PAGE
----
Noah Winters, the Duke of Anselm has decided to marry. He is tired of spending his time searching ballrooms and parties for a bride. He courted Marliss Endmon who is now betrothed to another. So, what does our practical hero do? Without missing a beat, he proposes to Lady Thea Collins, Marliss's lady's companion!
"A young lady's companion," he said, withdrawing his hand, "is little more than a finishing governess, Lady Thea. You are in want of a position. I am in want of a duchess, and I am offering you that post."
No eyebrows, no gasp of shock, no reaction at all, as she regarded him out of puzzled green eyes. "You're serious."
To a fault, according to most woman who'd venture an opinion, including Noah's most recent mistress.
"Your papa was an Earl, " he said. "You're comely, quiet, past the vapid stage, and from good breeding stock. You are every bit as much duchess material as that giggling twit you supervise."
I had mixed feelings about Noah at the beginning of the story. His proposal was a business offer, not an offer of marriage. What kind of man was he? Thea's family has financial problems, her younger brother is gambling and drinking away the family fortune. Lady Thea accepts Noah's proposal when he sweetens his offer by saying that Thea's sister Nonie can live with them and he would sponsor her come out. Security is important to Thea. But what about love?
Noah and Thea marry and discover they both have secrets. BIG secrets. Noah is disappointed that Thea kept her secret from him. Thea uncovers several of Noah's secrets while he is away on business. It's how the practical Duke and the kind -hearted Thea deal with the secrets that made me fall in love with this couple and their love story. I loved when Noah would wake Thea up each morning even though he knew she loved to sleep in. He would make her tea and toast, serve her in bed, help himself to her toast and steal her tea as they discussed their plans for the day! Their morning conversations were charming and very funny and allowed the reader to witness a subtle change in their relationship.
Thea's secret haunts her because she doesn't remember all of the the fine details. Grace Burrowes writes this part of the novel very skillfully. Throughout the novel, the author provides subtle clues to the reader how members of the ton viewed and treated companions and governesses. The reader picks up on what polite society viewed as normal or tolerable behavior in that time period. Noah and Thea decide to hold a small house party for family, friends and neighbors. Thea's dreams intensify as the weekend event approaches. Noah senses that Thea is fearful and supports her as best he can.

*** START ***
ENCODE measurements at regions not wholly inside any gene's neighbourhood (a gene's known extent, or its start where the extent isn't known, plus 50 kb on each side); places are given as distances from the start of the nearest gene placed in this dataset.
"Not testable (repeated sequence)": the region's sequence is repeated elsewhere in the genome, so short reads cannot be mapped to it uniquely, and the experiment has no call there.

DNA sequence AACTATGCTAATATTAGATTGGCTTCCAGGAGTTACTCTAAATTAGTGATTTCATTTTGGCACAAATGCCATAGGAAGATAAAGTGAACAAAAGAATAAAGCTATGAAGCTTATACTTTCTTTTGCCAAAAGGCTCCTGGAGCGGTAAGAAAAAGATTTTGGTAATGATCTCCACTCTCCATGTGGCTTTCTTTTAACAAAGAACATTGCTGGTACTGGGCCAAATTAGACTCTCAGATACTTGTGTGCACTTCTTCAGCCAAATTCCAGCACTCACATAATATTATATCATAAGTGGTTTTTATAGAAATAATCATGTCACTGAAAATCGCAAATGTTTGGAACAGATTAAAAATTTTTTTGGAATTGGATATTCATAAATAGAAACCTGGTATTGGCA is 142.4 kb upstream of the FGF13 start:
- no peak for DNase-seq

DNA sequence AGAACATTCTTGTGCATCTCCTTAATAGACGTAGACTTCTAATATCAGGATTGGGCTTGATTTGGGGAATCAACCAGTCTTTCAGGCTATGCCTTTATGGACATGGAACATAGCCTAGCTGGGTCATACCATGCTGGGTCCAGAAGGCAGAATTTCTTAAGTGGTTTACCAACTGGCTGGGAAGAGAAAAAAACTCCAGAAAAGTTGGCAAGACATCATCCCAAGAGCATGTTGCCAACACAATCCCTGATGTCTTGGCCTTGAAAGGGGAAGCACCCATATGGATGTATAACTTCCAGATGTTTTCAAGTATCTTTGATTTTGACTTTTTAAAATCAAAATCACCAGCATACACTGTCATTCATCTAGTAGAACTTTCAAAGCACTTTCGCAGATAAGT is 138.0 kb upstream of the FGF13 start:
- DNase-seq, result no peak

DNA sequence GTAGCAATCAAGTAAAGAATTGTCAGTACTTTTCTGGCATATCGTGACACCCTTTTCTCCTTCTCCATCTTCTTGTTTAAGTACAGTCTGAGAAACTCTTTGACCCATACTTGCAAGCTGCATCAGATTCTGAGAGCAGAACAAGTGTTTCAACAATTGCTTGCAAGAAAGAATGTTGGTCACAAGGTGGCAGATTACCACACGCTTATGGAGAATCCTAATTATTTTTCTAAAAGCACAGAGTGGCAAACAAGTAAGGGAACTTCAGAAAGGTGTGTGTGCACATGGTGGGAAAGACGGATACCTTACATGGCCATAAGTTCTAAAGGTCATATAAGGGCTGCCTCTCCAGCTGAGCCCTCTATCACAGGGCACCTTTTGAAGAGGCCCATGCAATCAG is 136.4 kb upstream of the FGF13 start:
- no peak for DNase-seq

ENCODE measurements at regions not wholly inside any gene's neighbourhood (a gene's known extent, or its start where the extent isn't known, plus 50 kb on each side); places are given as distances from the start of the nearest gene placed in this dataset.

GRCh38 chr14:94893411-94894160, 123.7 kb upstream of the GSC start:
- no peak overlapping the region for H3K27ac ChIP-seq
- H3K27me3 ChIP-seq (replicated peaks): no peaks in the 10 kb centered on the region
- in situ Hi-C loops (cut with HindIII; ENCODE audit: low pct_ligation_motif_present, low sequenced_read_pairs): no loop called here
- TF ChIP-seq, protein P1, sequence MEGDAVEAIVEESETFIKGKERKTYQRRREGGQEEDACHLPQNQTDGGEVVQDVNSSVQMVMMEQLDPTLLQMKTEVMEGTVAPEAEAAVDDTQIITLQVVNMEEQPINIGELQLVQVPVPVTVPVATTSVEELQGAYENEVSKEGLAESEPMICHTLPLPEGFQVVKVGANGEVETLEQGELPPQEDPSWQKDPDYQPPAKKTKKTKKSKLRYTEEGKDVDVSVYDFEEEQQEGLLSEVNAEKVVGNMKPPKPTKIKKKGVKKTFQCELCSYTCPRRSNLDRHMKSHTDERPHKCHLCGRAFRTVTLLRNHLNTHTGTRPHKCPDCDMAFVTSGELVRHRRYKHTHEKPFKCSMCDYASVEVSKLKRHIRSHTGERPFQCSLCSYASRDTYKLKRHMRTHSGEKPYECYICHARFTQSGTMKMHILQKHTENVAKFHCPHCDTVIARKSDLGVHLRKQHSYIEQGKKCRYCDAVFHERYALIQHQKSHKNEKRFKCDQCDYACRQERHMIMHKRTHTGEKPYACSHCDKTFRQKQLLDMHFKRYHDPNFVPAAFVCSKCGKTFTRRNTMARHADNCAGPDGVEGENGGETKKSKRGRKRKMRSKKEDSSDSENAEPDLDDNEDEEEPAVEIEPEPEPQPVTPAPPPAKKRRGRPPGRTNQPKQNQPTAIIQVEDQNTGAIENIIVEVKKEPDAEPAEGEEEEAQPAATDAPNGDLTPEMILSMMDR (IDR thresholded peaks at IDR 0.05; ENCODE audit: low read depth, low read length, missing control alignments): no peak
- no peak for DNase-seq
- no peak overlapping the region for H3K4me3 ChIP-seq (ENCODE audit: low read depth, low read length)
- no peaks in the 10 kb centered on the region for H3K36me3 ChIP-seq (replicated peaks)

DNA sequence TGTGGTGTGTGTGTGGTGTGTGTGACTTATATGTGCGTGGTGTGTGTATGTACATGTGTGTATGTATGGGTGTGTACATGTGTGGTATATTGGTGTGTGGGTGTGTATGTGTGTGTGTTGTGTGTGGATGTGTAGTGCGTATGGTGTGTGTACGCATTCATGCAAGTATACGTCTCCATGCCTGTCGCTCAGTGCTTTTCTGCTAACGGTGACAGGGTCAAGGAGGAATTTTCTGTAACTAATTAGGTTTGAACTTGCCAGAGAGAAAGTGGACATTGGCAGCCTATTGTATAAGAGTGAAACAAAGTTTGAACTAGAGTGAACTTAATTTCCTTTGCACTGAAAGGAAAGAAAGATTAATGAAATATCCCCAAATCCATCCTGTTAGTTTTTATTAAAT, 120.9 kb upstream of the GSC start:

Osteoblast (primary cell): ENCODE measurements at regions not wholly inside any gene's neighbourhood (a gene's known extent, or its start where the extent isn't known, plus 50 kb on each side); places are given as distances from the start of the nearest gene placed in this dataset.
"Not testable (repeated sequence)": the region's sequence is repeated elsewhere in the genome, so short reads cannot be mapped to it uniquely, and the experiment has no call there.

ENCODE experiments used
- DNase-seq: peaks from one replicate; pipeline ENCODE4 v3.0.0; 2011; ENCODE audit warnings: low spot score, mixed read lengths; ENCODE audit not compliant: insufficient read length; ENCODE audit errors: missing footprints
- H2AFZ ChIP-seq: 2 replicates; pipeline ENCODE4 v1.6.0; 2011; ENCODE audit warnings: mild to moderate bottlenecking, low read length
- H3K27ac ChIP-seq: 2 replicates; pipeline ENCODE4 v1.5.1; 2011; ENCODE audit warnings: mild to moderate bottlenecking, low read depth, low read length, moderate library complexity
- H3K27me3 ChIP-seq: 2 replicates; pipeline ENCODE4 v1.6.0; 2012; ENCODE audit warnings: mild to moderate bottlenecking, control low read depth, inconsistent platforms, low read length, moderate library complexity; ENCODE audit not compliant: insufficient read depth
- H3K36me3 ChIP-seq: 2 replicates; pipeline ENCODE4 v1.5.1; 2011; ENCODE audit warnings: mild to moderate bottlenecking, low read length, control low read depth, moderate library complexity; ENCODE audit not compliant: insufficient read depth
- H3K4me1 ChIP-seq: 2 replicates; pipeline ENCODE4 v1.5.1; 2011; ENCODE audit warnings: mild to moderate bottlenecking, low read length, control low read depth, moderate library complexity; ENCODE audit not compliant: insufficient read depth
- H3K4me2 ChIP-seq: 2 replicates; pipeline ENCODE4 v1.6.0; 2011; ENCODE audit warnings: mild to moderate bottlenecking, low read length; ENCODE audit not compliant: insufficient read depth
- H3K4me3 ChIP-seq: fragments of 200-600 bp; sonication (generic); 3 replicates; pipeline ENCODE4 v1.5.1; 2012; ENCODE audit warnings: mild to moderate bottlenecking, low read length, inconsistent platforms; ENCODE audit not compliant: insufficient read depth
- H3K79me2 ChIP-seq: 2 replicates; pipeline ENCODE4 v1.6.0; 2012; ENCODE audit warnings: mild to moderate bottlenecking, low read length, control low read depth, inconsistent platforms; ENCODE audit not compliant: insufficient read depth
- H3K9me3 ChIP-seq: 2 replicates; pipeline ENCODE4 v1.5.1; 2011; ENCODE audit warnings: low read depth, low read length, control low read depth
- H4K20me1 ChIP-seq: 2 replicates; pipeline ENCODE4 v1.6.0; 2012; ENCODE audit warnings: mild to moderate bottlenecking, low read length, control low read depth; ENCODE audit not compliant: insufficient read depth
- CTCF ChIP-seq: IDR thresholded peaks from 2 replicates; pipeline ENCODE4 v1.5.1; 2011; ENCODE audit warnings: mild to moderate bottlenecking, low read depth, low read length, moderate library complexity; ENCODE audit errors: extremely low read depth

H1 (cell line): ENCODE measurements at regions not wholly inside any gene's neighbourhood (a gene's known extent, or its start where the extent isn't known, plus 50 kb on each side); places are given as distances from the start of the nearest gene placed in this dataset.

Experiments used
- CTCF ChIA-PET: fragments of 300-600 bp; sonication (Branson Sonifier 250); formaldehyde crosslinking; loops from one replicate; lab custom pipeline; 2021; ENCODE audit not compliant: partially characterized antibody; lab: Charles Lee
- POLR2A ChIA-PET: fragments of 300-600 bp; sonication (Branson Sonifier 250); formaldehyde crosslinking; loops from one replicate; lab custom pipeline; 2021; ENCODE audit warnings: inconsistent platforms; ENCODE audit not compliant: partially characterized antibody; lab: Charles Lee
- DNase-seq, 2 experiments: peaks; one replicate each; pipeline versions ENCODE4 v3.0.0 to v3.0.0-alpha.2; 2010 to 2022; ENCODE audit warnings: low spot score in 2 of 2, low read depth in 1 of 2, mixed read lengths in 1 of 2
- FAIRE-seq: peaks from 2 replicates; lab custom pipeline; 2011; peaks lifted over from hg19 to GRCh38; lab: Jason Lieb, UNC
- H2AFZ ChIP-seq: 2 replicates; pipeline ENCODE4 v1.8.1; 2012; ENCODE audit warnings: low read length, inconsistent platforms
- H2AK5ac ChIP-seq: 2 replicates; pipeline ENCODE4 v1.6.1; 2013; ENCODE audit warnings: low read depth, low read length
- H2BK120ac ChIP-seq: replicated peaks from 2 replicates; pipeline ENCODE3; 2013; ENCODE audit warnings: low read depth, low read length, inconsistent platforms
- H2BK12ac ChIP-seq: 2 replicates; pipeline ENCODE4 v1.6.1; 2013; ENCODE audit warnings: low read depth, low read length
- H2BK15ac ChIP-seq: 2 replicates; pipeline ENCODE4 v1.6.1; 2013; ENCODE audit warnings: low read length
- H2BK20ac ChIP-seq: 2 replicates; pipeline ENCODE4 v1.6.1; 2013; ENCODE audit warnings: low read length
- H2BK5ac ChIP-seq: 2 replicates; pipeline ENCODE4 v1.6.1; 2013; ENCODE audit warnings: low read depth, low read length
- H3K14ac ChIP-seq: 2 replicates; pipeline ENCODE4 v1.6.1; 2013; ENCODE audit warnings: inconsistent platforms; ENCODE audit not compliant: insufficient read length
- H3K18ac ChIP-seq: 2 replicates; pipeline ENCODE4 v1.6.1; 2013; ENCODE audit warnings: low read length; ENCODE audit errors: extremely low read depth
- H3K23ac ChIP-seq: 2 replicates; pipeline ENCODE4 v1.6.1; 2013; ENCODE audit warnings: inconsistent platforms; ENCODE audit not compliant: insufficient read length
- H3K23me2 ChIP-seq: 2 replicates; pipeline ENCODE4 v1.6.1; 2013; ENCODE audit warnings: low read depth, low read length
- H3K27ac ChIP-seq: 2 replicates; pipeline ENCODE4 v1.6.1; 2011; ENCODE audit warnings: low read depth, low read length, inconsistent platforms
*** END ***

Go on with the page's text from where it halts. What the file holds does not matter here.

The last few chapters of the novel were filled with suspense and intrigue as the night of the ball approaches. Grace Burrowes does an excellent job balancing Noah and Thea emotions and actions as the story approaches it's resolution. Noah senses that something is clearly upsetting his Duchess and resolves to protect Thea. There were several times that I thought I knew the identity of the villain. I had three possibilities at the start of the house party. One suspect was eliminated and two remained. I was surprised when all was revealed. My favorite part of the unmasking was Noah's reaction. It was both practical and loving. I was both pleased and surprised with the story's ending.
The Duke's Disaster is an engaging read. I loved how the managing Duke and his Lady learned to trust each other as they fell in love as their family and friends watched. If you have not read any of the authors works, please note that this is a stand alone novel and can be read and enjoyed on it's own.
Grace Burrowes's The Duke's Disaster is on my keeper shelf.
Reviewed by Susan Gorman
ARC provided by Sourcebooks.